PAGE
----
Archive for August, 2016

No new criminal cases Monday

August 26, 2016 Comments off

The Cal. Supremes will issue no new criminal cases Monday.


No new cases tomorrow

August 24, 2016 Comments off

No new cases will be issued by the Cal. Supremes tomorrow.

Death penalty reversed for exclusion of favorable defense hearsay

August 22, 2016 Comments off

Death penalty reversed for exclusion of favorable defense hearsay

“Over defendant’s objection, the trial court excluded certain statements made by the actual killer of the murder victim in which the killer claimed that he acted alone in committing the murder and that defendant was not involved.  After an initial opinion was filed in this case, we granted rehearing to clarify the application of the hearsay exception for statements against the declarant’s interest.  (Evid. Code, § 1230.)  We now conclude that the trial court erred in excluding the statements.  Although the error does not require reversal of the murder conviction and the special circumstance findings, it does require reversal of the judgment of death.”

People v. Grimes


Judge who granted first 1538.5 must hear refiled case

August 22, 2016 Comments off

Judge who granted first 1538.5 must hear refiled case

Criminal defendants routinely file motions at the outset of their cases to suppress the evidence against them.  When a judge grants such a motion, the prosecution may decide to dismiss the case and refile charges.  But if the prosecution does refile such charges, Penal Code section 1538.5, subdivision (p) provides that any suppression motion the defendant subsequently files must be heard by the “same judge” who granted the prior motion so long as that judge is “available.”  The question before us is whether trial courts are vested with discretion to decide whether a judge is available under section 1538.5(p), and if so, what limitations constrain that discretion.

What we hold is that although trial courts possess broad discretion to distribute business within their courts and make determinations concerning the availability of judges, that discretion must be exercised in a manner consistent with constraints imposed by section 1538.5(p).  In light of the statute’s text, as well as its purpose of prohibiting prosecutorial forum shopping, the trial court’s discretion should be exercised in accordance with the following understanding:  A judge may be found unavailable for purposes of section 1538.5(p) only if the trial court, acting in good faith and taking reasonable steps, cannot arrange for that judge to hear the motion.  The trial court must make its finding of unavailability on the record.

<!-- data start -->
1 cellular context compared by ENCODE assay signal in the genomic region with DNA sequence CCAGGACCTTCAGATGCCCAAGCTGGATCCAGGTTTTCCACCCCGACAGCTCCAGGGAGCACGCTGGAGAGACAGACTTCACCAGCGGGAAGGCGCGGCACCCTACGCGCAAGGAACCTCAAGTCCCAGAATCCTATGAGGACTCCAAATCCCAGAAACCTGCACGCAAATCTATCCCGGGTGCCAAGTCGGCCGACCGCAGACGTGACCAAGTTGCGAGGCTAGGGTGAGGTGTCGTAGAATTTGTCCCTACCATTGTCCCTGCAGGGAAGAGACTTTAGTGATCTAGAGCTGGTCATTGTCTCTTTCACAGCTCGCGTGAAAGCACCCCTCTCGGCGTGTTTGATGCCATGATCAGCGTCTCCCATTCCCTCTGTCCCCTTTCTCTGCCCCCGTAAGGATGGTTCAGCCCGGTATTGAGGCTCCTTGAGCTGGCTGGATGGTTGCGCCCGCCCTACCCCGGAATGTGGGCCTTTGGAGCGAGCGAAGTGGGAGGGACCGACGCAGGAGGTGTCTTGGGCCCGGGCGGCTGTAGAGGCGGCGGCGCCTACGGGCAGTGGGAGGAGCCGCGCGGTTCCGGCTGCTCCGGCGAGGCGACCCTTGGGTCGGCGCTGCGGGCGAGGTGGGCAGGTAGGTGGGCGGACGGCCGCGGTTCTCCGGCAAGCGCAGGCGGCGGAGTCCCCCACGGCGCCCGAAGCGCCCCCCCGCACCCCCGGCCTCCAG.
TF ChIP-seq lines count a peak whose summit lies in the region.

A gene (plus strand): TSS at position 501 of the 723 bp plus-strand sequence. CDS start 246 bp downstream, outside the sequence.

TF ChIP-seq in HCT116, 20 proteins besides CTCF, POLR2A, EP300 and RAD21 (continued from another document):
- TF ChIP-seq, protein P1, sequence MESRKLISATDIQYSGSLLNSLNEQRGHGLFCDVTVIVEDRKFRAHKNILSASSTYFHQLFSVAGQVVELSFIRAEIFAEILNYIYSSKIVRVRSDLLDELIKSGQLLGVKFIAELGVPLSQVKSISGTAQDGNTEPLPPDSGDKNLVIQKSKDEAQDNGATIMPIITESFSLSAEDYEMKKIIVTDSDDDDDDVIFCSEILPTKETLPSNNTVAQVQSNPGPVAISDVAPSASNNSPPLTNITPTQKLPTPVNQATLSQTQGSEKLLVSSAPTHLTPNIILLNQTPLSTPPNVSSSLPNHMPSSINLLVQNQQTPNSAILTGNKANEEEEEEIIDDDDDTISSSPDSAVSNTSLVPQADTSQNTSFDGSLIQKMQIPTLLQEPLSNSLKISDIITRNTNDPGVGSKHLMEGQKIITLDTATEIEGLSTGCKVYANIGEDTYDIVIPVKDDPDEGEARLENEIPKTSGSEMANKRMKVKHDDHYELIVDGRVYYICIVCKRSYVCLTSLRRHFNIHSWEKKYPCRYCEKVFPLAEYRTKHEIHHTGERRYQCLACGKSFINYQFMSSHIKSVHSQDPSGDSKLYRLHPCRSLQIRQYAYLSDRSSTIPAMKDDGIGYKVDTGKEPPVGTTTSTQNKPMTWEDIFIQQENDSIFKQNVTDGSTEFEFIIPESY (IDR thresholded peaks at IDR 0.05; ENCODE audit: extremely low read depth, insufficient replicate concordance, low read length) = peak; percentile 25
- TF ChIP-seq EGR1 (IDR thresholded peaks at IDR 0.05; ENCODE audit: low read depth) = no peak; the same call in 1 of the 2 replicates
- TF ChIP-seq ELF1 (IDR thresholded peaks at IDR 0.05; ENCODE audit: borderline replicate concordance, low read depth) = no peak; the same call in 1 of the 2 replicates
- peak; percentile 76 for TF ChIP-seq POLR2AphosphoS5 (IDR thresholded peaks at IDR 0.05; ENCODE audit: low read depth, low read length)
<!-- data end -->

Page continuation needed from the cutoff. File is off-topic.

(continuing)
Because the trial court below did not take reasonable measures to ensure compliance with section 1538.5(p), we find an abuse of discretion.  And because the resulting error was prejudicial, we reverse the judgment of the Court of Appeal and remand the case with directions that the Court of Appeal instruct the trial court to determine on the record whether the relevant judge is now available.


People v. Rodriguez


Coming Monday

August 19, 2016 Comments off

Coming Monday from the Cal. Supremes:


S223129 (H038588; Santa Clara County Superior Court – C1110340)

Argued in San Francisco 5-27-16


This case presents the following issue:  When the prosecution refiled charges after defendant’s motion to suppress evidence was granted and the case was dismissed, did the trial court err in refusing to assign a subsequent suppression motion to “the same judge who granted the [prior] motion” in accordance with Penal Code section 1538.5, subdivision (p), on the ground the prior judge was not “available” to hear the motion when he was then sitting in a different courthouse?



S076339 (Shasta County Superior Court – 95F7785)

Argued in San Francisco 5-26-16


This matter is an automatic appeal from a judgment of death.

Larceny under Penal Code section 484(a) and embezzlement under Penal Code section 503 are different statements of the same offense.

August 18, 2016 Comments off

Larceny under Penal  Code section 484(a) and embezzlement under Penal Code section 503 are different statements of the same offense.

“Here we consider whether a defendant may be convicted of both grand theft by larceny and embezzlement based on the same course of conduct.  (Pen. Code, §§ 484, subd. (a), 487, subd. (a), 503.)  We conclude a defendant cannot be convicted of both crimes, and therefore affirm the Court of Appeal’s judgment. ”

People v. Vidana


Coming tomorrow

August 17, 2016 Comments off

Tomorrow the Cal. Supremes will issue an opinion in the following case:


S224546 (G050399; Riverside County Superior Court – RIF1105527)

Argued in San Francisco 5-26-16

This case presents the following issue:  Can a defendant be convicted of both embezzlement (Pen. Code, § 503) and grand theft by larceny (Pen. Code, § 487(a)) for the same conduct?